The live-action version of Ghost in the Shell has a number of marked differences from the 1995 film of the … More
Shonen manga and anime are popular for a reason: they feature young protagonists with a drive to fight and overcome … More
“Strange phrase, the pain of death. See, this one’s in no pain at all. [He was] a thief, a slaver, a killer–the kind that give[s] honest killers a bad name. ”
Nil […] presents an interesting dilemma of morality for Aloy and not just when it comes to choosing whether or not to duel him and by extension, kill him.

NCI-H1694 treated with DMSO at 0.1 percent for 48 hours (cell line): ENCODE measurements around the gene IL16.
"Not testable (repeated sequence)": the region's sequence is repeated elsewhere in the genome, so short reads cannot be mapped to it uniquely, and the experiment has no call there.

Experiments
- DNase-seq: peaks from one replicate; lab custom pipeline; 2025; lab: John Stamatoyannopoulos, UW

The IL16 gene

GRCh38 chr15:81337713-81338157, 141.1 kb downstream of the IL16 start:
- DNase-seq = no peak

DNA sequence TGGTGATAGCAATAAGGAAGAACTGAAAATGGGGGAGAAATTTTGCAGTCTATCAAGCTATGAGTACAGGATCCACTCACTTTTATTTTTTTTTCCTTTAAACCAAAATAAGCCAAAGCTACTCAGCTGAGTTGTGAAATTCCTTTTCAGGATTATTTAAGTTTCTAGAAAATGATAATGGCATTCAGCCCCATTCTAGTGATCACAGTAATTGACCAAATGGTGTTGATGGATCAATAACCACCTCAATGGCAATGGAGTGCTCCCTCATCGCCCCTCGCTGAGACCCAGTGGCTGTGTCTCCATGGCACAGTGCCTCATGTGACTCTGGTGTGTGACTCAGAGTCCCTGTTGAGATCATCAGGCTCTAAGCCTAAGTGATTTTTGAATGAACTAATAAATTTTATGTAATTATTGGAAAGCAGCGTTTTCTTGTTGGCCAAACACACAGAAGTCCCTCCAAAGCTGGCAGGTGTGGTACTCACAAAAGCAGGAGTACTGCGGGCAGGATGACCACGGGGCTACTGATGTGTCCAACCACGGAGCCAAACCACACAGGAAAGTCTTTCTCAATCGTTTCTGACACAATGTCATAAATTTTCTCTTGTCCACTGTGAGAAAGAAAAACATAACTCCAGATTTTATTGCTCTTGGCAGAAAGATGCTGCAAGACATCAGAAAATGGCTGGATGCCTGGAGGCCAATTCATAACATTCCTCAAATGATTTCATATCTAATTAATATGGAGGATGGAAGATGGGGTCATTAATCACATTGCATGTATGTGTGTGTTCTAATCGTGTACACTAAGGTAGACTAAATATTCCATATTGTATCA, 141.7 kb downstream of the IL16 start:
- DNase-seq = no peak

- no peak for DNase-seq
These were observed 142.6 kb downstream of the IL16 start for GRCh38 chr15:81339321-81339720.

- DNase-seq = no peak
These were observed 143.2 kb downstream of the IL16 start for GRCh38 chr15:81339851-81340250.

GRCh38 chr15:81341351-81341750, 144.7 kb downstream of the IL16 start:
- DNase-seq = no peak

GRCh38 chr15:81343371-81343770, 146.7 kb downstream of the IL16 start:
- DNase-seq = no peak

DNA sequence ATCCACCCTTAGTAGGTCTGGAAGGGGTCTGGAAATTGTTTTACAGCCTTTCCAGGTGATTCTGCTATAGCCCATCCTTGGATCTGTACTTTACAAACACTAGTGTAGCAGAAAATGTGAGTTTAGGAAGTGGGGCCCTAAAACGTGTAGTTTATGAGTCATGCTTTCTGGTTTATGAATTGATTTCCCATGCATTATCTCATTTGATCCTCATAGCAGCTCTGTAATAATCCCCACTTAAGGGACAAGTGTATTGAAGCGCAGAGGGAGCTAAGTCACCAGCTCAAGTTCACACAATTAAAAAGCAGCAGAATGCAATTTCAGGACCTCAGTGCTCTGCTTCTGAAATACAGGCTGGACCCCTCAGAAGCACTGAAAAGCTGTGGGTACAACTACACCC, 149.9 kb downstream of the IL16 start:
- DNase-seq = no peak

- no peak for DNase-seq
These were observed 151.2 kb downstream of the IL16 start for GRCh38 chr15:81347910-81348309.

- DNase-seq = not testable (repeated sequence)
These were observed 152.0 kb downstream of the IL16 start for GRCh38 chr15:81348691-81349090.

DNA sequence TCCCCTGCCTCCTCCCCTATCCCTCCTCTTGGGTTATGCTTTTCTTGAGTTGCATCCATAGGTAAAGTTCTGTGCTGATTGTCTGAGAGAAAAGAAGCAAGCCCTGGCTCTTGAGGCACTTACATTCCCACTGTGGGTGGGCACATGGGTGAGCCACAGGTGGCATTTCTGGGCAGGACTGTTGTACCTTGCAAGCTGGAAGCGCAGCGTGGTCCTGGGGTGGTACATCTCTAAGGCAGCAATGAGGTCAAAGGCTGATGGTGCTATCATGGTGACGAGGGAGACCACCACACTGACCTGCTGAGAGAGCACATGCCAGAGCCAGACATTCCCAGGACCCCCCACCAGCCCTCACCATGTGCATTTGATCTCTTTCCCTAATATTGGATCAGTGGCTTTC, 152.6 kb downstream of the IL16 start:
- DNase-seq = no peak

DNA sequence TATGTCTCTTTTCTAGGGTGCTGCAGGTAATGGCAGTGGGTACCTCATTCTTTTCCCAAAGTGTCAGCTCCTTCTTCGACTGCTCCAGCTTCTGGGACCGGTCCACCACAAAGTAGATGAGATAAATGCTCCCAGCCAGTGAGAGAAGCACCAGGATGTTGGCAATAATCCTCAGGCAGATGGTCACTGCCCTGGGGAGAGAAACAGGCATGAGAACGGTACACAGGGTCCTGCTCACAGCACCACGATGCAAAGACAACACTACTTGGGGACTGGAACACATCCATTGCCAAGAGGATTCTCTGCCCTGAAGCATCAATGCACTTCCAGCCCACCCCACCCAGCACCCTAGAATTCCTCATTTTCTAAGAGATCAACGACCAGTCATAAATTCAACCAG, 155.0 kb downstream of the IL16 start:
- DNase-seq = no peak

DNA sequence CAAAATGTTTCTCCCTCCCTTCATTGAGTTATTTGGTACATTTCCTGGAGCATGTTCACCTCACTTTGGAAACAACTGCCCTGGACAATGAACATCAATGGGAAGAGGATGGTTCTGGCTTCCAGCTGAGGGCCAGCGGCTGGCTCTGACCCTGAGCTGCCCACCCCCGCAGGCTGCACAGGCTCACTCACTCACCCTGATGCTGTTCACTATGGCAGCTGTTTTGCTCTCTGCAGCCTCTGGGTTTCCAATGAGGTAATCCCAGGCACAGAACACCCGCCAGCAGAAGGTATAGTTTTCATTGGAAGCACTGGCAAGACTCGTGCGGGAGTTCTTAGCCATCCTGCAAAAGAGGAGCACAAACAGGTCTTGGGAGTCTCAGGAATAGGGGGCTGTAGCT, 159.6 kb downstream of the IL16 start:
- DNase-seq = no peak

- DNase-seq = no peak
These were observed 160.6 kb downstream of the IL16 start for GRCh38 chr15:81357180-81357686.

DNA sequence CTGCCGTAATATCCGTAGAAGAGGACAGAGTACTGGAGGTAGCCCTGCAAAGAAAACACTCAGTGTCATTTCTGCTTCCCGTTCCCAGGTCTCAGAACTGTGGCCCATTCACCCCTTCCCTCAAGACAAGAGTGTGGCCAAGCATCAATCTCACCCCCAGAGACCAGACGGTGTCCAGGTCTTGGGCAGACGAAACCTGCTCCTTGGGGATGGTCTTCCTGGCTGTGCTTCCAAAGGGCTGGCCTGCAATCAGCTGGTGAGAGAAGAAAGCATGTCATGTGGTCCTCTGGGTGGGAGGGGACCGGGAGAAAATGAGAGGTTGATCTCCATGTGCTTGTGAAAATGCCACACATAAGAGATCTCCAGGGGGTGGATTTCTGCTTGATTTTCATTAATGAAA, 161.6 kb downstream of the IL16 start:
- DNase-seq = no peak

These choices [within the game] do not have any massive consequences, but they do change how Aloy is perceived by the player and they give the player a degree of control over the situation. The developers could have simply let the quest end with a cutscene without dialogue options, but instead, they added a degree of choice.
Cutscenes in HZD are often broken up with dialogue options, giving the game a much more intimate and personal feel.
So why wasn’t that at the end of the game?